Featured Articles

HP Stream is a Chromebook killer priced at $200

HP Stream is a Chromebook killer priced at $200

We have been hearing reports of a new breed of affordable Windows notebooks for months. It is alleged that a number…

More...
AMD Radeon R7 SSD line-up goes official

AMD Radeon R7 SSD line-up goes official

AMD has officially launched its first ever SSDs and all three are part of AMD’s AMD Radeon R7 SSD series.

More...
KitKat has more than a fifth of Android users

KitKat has more than a fifth of Android users

Android 4.4 is now running on more than a fifth of Android devices, according to Google’s latest figures.

More...
Aerocool Dead Silence reviewed

Aerocool Dead Silence reviewed

Aerocool is well known for its gamer cases with aggressive styling. However, the Dead Silence chassis offers consumers a new choice,…

More...
Frontpage Slideshow | Copyright © 2006-2010 orks, a business unit of Nuevvo Webware Ltd.
Thursday, 26 April 2012 11:01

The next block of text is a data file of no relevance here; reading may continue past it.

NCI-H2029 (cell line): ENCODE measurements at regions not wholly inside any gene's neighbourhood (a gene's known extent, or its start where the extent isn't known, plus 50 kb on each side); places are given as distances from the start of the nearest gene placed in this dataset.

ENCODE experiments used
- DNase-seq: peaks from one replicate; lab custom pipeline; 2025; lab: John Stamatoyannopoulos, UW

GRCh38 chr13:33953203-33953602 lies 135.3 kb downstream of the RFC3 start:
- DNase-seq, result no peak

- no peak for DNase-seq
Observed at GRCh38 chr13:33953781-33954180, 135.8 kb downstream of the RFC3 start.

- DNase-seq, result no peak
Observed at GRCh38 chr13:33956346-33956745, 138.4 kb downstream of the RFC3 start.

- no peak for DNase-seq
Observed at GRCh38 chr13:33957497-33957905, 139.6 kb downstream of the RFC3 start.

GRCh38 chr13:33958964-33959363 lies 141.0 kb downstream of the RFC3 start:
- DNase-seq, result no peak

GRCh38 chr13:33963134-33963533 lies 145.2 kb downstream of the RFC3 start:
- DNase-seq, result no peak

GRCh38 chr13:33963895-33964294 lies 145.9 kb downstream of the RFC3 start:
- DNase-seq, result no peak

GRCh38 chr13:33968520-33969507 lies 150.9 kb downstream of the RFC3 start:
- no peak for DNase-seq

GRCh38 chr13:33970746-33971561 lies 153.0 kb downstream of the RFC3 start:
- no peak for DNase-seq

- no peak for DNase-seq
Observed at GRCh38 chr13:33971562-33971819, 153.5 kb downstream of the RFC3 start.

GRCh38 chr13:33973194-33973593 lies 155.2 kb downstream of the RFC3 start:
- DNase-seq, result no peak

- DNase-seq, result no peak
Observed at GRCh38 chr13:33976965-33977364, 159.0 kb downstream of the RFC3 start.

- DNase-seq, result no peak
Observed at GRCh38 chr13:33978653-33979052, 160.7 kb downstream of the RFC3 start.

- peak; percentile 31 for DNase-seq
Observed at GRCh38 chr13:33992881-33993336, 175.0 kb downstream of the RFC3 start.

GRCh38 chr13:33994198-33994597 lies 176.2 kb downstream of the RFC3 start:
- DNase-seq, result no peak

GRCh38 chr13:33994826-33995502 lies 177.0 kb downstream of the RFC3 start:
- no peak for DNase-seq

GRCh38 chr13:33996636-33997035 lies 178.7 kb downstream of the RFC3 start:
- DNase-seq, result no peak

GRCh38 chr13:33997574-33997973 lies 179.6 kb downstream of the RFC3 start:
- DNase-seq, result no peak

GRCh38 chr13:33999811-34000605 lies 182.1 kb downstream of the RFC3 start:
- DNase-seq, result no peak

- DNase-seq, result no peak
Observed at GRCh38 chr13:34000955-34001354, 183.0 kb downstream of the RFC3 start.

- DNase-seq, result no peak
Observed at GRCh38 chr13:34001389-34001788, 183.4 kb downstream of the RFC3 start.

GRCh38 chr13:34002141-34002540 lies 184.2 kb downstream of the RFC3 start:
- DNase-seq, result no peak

Google changes search algorithm

Written by Nick Farrell



Fighting over optimisation


Google is making a change to its search algorithm to fight “over-optimization” and instead favour websites with high-quality content and less refined search-engine optimisation.

Google plans to punish sites that violate the company’s “existing quality guidelines” and is intended to reward those “making great sites for users, not just algorithms." The changes cut the amount of content that surfaces high in a user’s search results on Google but that is not particularly useful or valuable.

The algorithm would decide if websites “throw too many keywords on the page, or whether they exchange way too many links. The company calls the problem “keyword stuffing” and “link schemes,” that violate its guidelines. The shift to Google’s algorithm is likely to affect, at least initially, some websites that aren’t clearly violating its guidelines.

Google did not provide specifics about how the algorithm will differentiate useful content from Web spam.  It says that the changes will affect about three percent of search queries.

Nick Farrell

E-mail: This e-mail address is being protected from spambots. You need JavaScript enabled to view it
blog comments powered by Disqus

 

Facebook activity

Latest Commented Articles

Recent Comments